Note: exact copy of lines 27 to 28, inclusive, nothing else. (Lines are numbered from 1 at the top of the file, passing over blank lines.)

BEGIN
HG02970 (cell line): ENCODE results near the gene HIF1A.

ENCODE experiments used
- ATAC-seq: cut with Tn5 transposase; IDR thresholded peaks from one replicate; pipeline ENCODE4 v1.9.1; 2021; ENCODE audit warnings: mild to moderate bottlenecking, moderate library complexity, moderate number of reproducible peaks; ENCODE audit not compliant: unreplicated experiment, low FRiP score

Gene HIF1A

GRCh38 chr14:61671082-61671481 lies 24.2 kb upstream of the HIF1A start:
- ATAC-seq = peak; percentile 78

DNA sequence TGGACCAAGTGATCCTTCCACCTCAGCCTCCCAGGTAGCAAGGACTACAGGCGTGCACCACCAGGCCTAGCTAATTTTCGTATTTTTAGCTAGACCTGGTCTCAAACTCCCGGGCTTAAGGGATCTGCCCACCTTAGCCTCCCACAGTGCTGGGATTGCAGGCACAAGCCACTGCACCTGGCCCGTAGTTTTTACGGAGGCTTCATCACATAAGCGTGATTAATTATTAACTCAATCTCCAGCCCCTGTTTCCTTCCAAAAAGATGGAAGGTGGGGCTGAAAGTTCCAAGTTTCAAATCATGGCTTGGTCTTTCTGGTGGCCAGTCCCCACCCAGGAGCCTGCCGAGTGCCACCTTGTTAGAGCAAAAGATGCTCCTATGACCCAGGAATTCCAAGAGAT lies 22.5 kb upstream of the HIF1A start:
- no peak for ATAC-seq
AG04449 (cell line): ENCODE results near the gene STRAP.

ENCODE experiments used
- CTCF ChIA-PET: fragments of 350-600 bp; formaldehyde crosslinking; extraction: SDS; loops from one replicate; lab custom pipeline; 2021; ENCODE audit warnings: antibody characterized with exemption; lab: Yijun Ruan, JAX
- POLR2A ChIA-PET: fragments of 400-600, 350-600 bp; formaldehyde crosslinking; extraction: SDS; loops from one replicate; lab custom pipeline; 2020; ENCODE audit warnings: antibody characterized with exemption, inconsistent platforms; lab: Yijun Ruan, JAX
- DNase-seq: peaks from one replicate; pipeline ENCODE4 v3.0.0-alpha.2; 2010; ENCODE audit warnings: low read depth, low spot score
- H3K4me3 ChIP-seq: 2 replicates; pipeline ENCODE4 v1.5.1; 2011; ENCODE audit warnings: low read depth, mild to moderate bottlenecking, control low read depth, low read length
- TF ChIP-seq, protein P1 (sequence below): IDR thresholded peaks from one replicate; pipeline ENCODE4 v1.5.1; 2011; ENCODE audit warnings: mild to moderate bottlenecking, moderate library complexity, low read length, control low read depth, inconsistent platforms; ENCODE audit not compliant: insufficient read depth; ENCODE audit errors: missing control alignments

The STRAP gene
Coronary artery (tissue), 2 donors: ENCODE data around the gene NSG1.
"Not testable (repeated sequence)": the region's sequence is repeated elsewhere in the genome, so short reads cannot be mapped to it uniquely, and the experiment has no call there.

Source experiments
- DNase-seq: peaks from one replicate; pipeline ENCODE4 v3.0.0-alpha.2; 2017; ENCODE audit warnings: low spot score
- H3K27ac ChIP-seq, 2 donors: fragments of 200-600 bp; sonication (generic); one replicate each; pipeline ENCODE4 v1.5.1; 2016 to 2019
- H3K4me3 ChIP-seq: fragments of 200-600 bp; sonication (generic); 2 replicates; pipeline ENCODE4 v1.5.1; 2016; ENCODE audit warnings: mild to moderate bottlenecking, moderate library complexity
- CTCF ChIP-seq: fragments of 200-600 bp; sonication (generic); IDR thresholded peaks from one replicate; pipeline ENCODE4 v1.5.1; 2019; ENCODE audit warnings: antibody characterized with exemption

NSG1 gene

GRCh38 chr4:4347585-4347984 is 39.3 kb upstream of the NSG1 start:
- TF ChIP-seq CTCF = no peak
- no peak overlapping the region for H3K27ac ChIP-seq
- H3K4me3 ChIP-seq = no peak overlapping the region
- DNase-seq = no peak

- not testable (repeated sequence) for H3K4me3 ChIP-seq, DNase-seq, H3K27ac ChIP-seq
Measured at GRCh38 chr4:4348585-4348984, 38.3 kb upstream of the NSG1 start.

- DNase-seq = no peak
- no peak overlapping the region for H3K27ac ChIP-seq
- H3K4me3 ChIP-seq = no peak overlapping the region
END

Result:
- no peak overlapping the region for H3K27ac ChIP-seq
- H3K4me3 ChIP-seq = no peak overlapping the region